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Typically when one takes random sample averages of a distribution (with sample size greater than 30) one obtains a normal distribution centering around the mean value. However, I heard that the Cauchy distribution has no mean value. What distribution does one obtain then when obtaining sample means of the Cauchy distribution?

Basically for a Cauchy distribution $\mu_x$ is undefined so what is $\mu_{\bar{x}}$ and what is the distribution of $\bar{x}$?

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    $\begingroup$ From the Wikipedia page, it looks like the sample mean of i.i.d. Cauchy variables would have the same distribution as the samples themselves. $\endgroup$ – GeoMatt22 Oct 3 '16 at 20:33
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If $X_1, \ldots, X_n$ are i.i.d. Cauchy$(0, 1)$ then we can show that $\bar{X}$ is also Cauchy$(0, 1)$ using a characteristic function argument:

\begin{align} \varphi_{\bar{X}}(t) &= \text{E} \left (e^{it \bar{X}} \right ) \\ &= \text{E} \left ( \prod_{j=1}^{n} e^{it X_j / n} \right ) \\ &= \prod_{j=1}^{n} \text{E} \left ( e^{it X_j / n} \right ) \\ &= \text{E} \left (e^{it X_1 / n} \right )^n \\ &= e^{- |t|} \end{align}

which is the characteristic function of the standard Cauchy distribution. The proof for the more general Cauchy$(\mu, \sigma)$ case is basically identical.

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    $\begingroup$ To help out those who might have trouble connecting some of the details, the step from the second to third line uses independence, the next one uses "identically distributed", the next one can be done in several ways, but the easiest is to see that the expectation inside the power is the same integral as that for a Cauchy cf but in $t/n$, so (if you already know the cf for a Cauchy) you get $[e^{-|t/n|}]^n$ and then bringing the $n$th power down the $n$ terms cancel. $\endgroup$ – Glen_b Oct 3 '16 at 21:36
  • $\begingroup$ I liked that the other answer also explained that this means it is a stable distribution. $\endgroup$ – Apollys supports Monica Nov 23 '19 at 0:19
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Typically when one takes random sample averages of a distribution (with sample size greater than 30) one obtains a normal distribution centering around the mean value.

Not exactly. You're thinking of the central limit theorem, which states that given a sequence $X_n$ of IID random variables with finite variance (which itself implies a finite mean $μ$), the expression $\sqrt{n}[(X_1 + X_2 + \cdots + X_n)/n - μ]$ converges in distribution to a normal distribution as $n$ goes to infinity. There is no guarantee that the sample mean of any finite subset of the variables will be normally distributed.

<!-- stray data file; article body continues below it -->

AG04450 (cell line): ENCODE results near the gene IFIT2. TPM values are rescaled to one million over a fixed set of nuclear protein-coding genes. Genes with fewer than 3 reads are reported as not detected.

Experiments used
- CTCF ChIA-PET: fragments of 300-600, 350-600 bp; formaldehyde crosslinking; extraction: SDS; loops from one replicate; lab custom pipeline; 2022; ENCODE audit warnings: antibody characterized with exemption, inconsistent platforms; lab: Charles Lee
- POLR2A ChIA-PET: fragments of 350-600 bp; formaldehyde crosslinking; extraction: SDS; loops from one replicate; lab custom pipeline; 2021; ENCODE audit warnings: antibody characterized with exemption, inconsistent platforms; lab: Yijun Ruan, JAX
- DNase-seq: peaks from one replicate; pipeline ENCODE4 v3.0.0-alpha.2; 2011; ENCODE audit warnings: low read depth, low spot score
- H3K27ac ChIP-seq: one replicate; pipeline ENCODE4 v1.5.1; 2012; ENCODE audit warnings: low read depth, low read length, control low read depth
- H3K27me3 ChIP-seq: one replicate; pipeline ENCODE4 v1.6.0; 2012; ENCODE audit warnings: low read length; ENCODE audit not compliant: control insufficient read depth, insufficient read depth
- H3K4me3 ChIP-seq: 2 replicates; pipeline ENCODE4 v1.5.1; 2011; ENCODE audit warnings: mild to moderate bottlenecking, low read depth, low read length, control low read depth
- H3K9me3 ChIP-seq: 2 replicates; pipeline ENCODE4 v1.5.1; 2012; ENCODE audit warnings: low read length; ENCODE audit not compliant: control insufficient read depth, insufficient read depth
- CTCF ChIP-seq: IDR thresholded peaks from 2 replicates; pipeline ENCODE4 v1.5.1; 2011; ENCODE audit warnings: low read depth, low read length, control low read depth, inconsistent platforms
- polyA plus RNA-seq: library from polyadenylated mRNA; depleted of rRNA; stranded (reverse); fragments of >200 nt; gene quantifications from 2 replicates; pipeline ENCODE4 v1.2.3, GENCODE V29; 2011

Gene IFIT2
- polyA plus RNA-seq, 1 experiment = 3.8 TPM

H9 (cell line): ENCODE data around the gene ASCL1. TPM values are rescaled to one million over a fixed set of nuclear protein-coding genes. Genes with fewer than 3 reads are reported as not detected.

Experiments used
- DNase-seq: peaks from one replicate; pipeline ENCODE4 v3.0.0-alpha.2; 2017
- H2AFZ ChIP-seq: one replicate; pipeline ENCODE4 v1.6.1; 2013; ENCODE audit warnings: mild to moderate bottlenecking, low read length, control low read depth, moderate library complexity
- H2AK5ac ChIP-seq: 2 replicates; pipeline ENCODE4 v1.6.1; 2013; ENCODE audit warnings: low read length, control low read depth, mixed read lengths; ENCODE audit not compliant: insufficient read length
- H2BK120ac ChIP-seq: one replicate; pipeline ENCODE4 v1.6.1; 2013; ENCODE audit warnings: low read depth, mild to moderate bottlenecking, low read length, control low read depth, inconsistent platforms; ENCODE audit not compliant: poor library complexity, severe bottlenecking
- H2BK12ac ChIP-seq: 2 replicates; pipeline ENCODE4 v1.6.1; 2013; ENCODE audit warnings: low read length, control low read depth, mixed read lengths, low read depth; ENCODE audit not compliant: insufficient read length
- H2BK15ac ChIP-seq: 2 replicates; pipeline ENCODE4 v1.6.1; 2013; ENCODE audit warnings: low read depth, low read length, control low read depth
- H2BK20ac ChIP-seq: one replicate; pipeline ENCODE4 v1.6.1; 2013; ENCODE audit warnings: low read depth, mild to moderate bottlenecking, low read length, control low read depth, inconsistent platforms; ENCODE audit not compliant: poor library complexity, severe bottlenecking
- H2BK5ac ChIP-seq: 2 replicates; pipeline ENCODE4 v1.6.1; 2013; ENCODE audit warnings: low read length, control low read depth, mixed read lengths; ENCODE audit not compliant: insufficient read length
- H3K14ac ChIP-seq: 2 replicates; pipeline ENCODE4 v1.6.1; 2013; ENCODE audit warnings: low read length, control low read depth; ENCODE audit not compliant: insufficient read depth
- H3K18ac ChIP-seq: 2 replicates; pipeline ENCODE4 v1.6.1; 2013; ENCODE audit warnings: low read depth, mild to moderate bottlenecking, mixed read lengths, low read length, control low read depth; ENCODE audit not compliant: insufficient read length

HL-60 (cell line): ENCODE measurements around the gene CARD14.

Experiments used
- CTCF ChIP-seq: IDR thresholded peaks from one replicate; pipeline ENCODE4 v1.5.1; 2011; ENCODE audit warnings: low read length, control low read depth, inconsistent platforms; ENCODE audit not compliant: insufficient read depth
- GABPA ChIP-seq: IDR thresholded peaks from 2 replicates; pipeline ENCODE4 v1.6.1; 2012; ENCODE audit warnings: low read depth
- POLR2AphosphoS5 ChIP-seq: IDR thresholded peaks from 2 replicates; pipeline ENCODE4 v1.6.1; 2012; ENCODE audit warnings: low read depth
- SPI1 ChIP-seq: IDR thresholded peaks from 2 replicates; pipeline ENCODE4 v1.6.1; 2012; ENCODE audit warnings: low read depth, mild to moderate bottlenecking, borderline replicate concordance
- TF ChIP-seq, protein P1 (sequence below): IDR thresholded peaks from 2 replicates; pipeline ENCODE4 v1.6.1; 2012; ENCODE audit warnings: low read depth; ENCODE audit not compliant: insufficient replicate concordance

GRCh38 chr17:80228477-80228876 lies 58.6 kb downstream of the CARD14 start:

However, I heard that the Cauchy distribution has no mean value. What distribution does one obtain then when obtaining sample means of the Cauchy distribution?

Like GeoMatt22 said, the sample means will be themselves Cauchy distributed. In other words, the Cauchy distribution is a stable distribution.

Notice that the central limit theorem doesn't apply to Cauchy distributed random variables because they don't have finite mean and variance.

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  • $\begingroup$ My comment was intended to be a bit stronger than "sample mean is also Cauchy", because the sample mean will have the same parameters. That is, like for a normal distribution, the location parameter will be the same, but unlike the normal case, the scale parameter will also be the same (whereas for the normal case, the scale decreases as $1/\sqrt{N}$). At least, this is my interpretation of the first 2 transformation properties listed at my link. $\endgroup$ – GeoMatt22 Oct 3 '16 at 20:57
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    $\begingroup$ You said: "the sample mean of the first n elements convergences in distribution to a normal distribution as n goes to infinity" ... not exactly. Under weaker conditions than you need for the CLT, the mean itself converges to the constant $\mu$ (by the weak law of large numbers). You have to standardize the mean to get convergence to a normal distribution. $\endgroup$ – Glen_b Oct 3 '16 at 21:40
  • $\begingroup$ @DilipSarwate Corrected. Don't forget that you can edit other people's answers. $\endgroup$ – Kodiologist Oct 3 '16 at 21:48

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